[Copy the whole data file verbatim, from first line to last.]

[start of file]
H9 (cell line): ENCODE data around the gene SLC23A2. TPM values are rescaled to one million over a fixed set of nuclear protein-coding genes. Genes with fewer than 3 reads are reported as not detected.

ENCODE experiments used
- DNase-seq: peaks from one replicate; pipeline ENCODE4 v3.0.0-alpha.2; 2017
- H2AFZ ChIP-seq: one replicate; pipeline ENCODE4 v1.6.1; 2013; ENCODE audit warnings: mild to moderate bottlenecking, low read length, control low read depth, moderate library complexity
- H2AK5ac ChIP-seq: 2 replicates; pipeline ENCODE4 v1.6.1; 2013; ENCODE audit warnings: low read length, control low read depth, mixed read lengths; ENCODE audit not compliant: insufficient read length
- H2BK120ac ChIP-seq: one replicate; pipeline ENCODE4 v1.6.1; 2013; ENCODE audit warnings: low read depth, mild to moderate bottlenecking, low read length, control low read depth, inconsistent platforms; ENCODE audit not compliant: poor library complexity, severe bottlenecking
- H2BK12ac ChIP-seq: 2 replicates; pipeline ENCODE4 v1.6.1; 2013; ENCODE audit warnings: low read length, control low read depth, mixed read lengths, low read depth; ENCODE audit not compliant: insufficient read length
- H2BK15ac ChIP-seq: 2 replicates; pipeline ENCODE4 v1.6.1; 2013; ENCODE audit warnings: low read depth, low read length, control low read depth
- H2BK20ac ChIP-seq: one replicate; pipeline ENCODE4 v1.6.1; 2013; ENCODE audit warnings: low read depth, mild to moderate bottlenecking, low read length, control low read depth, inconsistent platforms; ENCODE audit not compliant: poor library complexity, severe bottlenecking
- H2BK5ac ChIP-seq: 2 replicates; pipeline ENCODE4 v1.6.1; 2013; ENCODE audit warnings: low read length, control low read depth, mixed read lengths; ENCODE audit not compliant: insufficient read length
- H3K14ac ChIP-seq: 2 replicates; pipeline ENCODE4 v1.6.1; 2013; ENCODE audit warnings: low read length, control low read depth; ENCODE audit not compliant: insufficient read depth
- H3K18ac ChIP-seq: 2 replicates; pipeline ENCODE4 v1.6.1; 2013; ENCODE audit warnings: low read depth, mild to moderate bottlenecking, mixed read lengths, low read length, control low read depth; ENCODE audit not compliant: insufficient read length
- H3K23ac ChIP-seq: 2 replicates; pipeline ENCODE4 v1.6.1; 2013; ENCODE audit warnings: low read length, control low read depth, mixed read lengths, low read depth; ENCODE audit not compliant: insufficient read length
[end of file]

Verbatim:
H9 (cell line): ENCODE data around the gene SLC23A2. TPM values are rescaled to one million over a fixed set of nuclear protein-coding genes. Genes with fewer than 3 reads are reported as not detected.

ENCODE experiments used
- DNase-seq: peaks from one replicate; pipeline ENCODE4 v3.0.0-alpha.2; 2017
- H2AFZ ChIP-seq: one replicate; pipeline ENCODE4 v1.6.1; 2013; ENCODE audit warnings: mild to moderate bottlenecking, low read length, control low read depth, moderate library complexity
- H2AK5ac ChIP-seq: 2 replicates; pipeline ENCODE4 v1.6.1; 2013; ENCODE audit warnings: low read length, control low read depth, mixed read lengths; ENCODE audit not compliant: insufficient read length
- H2BK120ac ChIP-seq: one replicate; pipeline ENCODE4 v1.6.1; 2013; ENCODE audit warnings: low read depth, mild to moderate bottlenecking, low read length, control low read depth, inconsistent platforms; ENCODE audit not compliant: poor library complexity, severe bottlenecking
- H2BK12ac ChIP-seq: 2 replicates; pipeline ENCODE4 v1.6.1; 2013; ENCODE audit warnings: low read length, control low read depth, mixed read lengths, low read depth; ENCODE audit not compliant: insufficient read length
- H2BK15ac ChIP-seq: 2 replicates; pipeline ENCODE4 v1.6.1; 2013; ENCODE audit warnings: low read depth, low read length, control low read depth
- H2BK20ac ChIP-seq: one replicate; pipeline ENCODE4 v1.6.1; 2013; ENCODE audit warnings: low read depth, mild to moderate bottlenecking, low read length, control low read depth, inconsistent platforms; ENCODE audit not compliant: poor library complexity, severe bottlenecking
- H2BK5ac ChIP-seq: 2 replicates; pipeline ENCODE4 v1.6.1; 2013; ENCODE audit warnings: low read length, control low read depth, mixed read lengths; ENCODE audit not compliant: insufficient read length
- H3K14ac ChIP-seq: 2 replicates; pipeline ENCODE4 v1.6.1; 2013; ENCODE audit warnings: low read length, control low read depth; ENCODE audit not compliant: insufficient read depth
- H3K18ac ChIP-seq: 2 replicates; pipeline ENCODE4 v1.6.1; 2013; ENCODE audit warnings: low read depth, mild to moderate bottlenecking, mixed read lengths, low read length, control low read depth; ENCODE audit not compliant: insufficient read length
- H3K23ac ChIP-seq: 2 replicates; pipeline ENCODE4 v1.6.1; 2013; ENCODE audit warnings: low read length, control low read depth, mixed read lengths, low read depth; ENCODE audit not compliant: insufficient read length